Winesburg, Ohio is not a work of fiction. It is more like a strange distant cousin of fiction, one who shows up at the yearly reunion, arm in arm with Villanelle and Allegory. Each chapter is a few pages devoted to one of the townspeople of Winesburg. They are arranged like snapshots in a collage, with the occasional overlaps and redundancies. Because these characters rarely resolve anything in a meaningful way in the short space they are given, the chapters are nothing more than poetic sketches of their lives.
This layout is what really prevented me from enjoying Winesburg, Ohio. Reading it feels like participating in a speed dating event. There are lots of names, lots of places and job titles and descriptions, etc. And as soon as you get an understanding of one person, you move on to the next. George Willard and Helen White are the exceptions to this pace.
Anderson has all the sensibilities of a poet, and it is his sensitivity, and his talent for description and the image that are the bright points of the book. There are some great and playful ideas, such as Joe Welling’s musings:
“This sidewalk here and this feed store, the trees down the street there- they’re all on fire. They’re burning up. Decay you see is always going on. It don’t stop. Water and paint can’t stop it. If a thing is iron, then what- it rusts, you see. That’s fire too. The world is on fire.”
But this passage also illustrates what I didn’t like about this book. Much of the dialogue is very long-winded, one-sided, frankly, not much of a dialogue at all. Also, these types of images are much better handled by poetry. In fact, Robert Frost does a beautiful job with this exact concept in one of my favorite poems of his, “The Wood-Pile,” which was published several years prior to Winesburg, Ohio:
It was a cord of maple, cut and split
And piled—and measured, four by four by eight…
I thought that only
Someone who lived in turning to fresh tasks
Could… leave it there far from a useful fireplace
To warm the frozen swamp as best it could
With the slow smokeless burning of decay.
Mmm. Much more satisfying. That last line is a hundred-megaton killer.
Anderon’s descriptions are wonderful though. I enjoyed this one, of a merchant’s shop window (probably because i am a junkavore):
“The honey had stood in the store window for six months. It was for sale as were also the coat hangers, patent suspender buttons, cans of roof paint, bottles of rheumatism cure, and a substitute for coffee that companioned the honey in its patient willingness to serve the public.”
so simply it moves full circle from honey to honey. it would be nice to see the best parts of this book carved out and polished into poems. lovely poems they would make, but instead, they are lost amongst all the filler. Anderson’s best passages are like hand-picked cucumbers from his garden, which have rested in canning jars in the pantry for months and after reaching crunchy bitter perfection, he has diced them up and tossed them into a potato salad so thick with mayonnaise that it overwhelms the eater and quickly spoils.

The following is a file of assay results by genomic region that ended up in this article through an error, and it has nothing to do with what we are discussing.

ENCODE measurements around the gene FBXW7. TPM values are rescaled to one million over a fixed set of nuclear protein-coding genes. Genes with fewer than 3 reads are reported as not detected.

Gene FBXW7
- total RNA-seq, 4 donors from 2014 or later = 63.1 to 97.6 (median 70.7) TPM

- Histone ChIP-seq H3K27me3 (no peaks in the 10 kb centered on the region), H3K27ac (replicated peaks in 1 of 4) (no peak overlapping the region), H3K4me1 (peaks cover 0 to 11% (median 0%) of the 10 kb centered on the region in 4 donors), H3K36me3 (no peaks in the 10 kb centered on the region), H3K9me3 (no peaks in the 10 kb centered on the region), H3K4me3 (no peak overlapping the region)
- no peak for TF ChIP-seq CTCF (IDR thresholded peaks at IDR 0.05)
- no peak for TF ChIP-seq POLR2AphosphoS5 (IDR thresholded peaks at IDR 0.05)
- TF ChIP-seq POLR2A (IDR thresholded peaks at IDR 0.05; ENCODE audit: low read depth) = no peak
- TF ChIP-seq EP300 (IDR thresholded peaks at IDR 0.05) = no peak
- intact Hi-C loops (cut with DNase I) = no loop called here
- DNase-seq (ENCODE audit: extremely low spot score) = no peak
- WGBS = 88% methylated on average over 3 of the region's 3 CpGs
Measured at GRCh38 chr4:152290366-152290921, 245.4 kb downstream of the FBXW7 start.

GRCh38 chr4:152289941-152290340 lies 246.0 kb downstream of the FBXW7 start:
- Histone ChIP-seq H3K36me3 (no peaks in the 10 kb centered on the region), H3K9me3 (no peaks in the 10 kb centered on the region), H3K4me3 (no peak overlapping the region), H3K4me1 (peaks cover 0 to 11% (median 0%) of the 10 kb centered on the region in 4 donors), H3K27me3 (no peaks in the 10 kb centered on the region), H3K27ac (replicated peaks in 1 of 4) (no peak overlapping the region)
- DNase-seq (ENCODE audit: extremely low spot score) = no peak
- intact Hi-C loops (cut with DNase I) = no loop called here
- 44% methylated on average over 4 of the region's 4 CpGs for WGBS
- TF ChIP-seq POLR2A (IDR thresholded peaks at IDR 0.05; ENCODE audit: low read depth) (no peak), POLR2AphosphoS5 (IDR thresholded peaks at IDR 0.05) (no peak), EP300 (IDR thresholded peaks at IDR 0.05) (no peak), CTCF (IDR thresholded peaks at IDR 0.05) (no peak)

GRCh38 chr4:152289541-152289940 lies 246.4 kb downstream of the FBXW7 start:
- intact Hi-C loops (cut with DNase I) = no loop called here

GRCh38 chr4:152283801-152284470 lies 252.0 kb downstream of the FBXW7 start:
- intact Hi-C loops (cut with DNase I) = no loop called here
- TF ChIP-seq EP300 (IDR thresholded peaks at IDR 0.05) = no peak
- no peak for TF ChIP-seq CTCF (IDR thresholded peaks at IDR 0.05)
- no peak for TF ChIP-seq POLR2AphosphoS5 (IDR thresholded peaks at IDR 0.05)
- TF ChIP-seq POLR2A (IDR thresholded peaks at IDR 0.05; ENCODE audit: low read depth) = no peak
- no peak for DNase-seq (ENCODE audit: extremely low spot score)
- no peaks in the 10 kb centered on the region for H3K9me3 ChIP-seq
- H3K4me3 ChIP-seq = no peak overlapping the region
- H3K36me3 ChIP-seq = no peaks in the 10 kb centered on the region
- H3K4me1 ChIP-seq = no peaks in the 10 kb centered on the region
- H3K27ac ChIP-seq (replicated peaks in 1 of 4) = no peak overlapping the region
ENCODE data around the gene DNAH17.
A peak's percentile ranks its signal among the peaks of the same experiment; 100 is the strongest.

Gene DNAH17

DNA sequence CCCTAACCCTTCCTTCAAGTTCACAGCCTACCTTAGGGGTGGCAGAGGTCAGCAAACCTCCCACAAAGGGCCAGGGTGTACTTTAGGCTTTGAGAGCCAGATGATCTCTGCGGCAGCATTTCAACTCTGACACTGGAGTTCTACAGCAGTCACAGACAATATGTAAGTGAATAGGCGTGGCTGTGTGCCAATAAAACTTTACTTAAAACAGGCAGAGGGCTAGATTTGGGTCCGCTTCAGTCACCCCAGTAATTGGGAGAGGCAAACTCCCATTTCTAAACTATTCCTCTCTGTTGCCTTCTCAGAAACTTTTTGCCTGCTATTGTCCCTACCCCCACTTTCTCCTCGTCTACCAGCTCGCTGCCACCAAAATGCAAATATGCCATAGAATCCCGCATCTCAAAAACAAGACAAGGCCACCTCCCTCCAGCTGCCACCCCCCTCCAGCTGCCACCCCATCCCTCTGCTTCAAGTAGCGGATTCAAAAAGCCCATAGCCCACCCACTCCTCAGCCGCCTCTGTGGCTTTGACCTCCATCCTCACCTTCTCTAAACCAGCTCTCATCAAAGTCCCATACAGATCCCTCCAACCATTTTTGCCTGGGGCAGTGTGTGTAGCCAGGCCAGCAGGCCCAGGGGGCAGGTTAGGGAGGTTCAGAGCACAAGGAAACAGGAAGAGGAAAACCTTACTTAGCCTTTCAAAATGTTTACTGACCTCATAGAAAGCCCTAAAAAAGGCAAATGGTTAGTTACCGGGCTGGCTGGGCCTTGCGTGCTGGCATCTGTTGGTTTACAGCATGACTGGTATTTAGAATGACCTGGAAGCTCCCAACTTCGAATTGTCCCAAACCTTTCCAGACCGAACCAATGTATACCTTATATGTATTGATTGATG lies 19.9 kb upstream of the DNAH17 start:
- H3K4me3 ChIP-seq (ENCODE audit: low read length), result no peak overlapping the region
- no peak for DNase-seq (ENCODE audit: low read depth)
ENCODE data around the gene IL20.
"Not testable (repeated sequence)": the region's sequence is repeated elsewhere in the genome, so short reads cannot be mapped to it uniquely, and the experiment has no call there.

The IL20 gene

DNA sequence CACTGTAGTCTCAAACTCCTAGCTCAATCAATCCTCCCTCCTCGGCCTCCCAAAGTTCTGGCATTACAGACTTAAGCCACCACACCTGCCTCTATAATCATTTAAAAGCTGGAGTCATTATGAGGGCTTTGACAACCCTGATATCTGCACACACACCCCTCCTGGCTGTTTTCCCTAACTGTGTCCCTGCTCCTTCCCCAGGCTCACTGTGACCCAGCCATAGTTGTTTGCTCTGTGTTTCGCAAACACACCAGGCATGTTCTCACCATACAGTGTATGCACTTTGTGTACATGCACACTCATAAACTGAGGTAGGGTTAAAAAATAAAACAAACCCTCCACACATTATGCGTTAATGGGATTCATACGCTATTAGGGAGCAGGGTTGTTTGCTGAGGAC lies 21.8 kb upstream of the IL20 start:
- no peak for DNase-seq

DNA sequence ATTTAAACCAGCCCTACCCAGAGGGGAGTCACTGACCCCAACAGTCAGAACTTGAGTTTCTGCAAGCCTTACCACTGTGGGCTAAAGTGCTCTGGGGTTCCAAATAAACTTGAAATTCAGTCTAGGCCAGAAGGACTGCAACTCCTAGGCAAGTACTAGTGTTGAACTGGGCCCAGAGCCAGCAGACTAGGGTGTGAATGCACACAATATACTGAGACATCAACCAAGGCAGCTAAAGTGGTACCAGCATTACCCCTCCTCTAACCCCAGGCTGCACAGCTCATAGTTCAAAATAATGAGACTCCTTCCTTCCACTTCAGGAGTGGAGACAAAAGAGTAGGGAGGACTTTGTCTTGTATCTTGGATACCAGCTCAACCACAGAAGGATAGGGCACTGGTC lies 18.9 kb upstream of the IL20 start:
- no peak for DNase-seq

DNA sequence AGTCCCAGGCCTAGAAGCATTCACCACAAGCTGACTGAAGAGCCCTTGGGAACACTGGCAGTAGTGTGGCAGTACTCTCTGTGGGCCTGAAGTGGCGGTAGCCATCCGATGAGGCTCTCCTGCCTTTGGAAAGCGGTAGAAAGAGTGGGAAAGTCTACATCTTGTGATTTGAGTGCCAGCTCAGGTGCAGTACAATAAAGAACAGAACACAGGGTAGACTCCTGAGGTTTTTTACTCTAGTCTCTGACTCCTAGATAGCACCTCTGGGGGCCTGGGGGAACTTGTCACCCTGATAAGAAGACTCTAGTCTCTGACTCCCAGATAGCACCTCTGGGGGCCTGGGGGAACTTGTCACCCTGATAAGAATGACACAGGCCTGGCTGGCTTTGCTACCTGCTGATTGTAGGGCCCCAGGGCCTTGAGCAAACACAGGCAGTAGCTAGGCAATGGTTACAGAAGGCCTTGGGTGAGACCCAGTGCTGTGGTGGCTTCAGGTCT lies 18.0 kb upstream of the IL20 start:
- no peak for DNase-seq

A much more cohesive book with a better plot arc and the same small town atmospherics; Carson MacCuller’s The Heart is a Lonely Hunter, is far superior. And for a clever contemporary handling of a large cast of characters, Harry Matthews’s Cigarettes will make your head spin. But Winesburg, Ohio just did not work for me.
The Tallest Tree
“Mary! Who is that boy?”
“It’s your grandson, Clyde, Grace’s eldest.”
“Did he come to see the tallest tree in Pakistan?”
My grandmother waves me into the sitting room,
where the Scrabble board is set upon the sewing table,
and the wax plants make do with
windowlight through a membrane of dust.
She wins the draw for first play,
and picks one by one the tiles off the rack,
Her 82 points are begrudgingly scrawled;
a good woman, a good hostess never wins.
Stranded with vowels,
brow furrowed as a compensatory act,
I countered with “pie.”
I see her rely on tally marks
to note my score.
I glance at the old wigs
atop featureless heads on the piano,
to the eagle-clawed feet of the playing stool.
As a pupil, they were a refuge
for shame-heavy eyes,
after my fingers failed to navigate
a scattergraph of troublesome notes
above the treble C.
“Do you want to see the tallest tree in Pakistan?”
I overhear her gently scolding.
Even in the front room, I smell her infamous dinners:
chicken crop-dusted with cumin and pan-fried,
served with peas and yams.
skim milk an awkward blue in her favorite glasses,
with etchings of northern birds.
A painting of a Kansas farmhouse hangs in the hallway,
with portentous crows rushing from the dust devils,
next to a black and white photograph of her,
unmistakably a mother:
looking resolute in a plaid dress and head scarf,
clutching the armpits of a naked baby above
the soapy well of the kitchen sink.
Grandfather laughs at the sight of me,
and retrieves his cane from atop the
stacks of newspapers, post-it’s,
perhaps a geology textbook,
and clipboards, and Reader’s Digests,
which have congealed upon the coffee table.
The backyard is thick with birdseed,
and an earthenware dish full of water
sits at the base of an old pine,
the center pip of his planting pattern,
inspired by a five point domino.
Like a defective vacuole,
his right eyelid struggles to close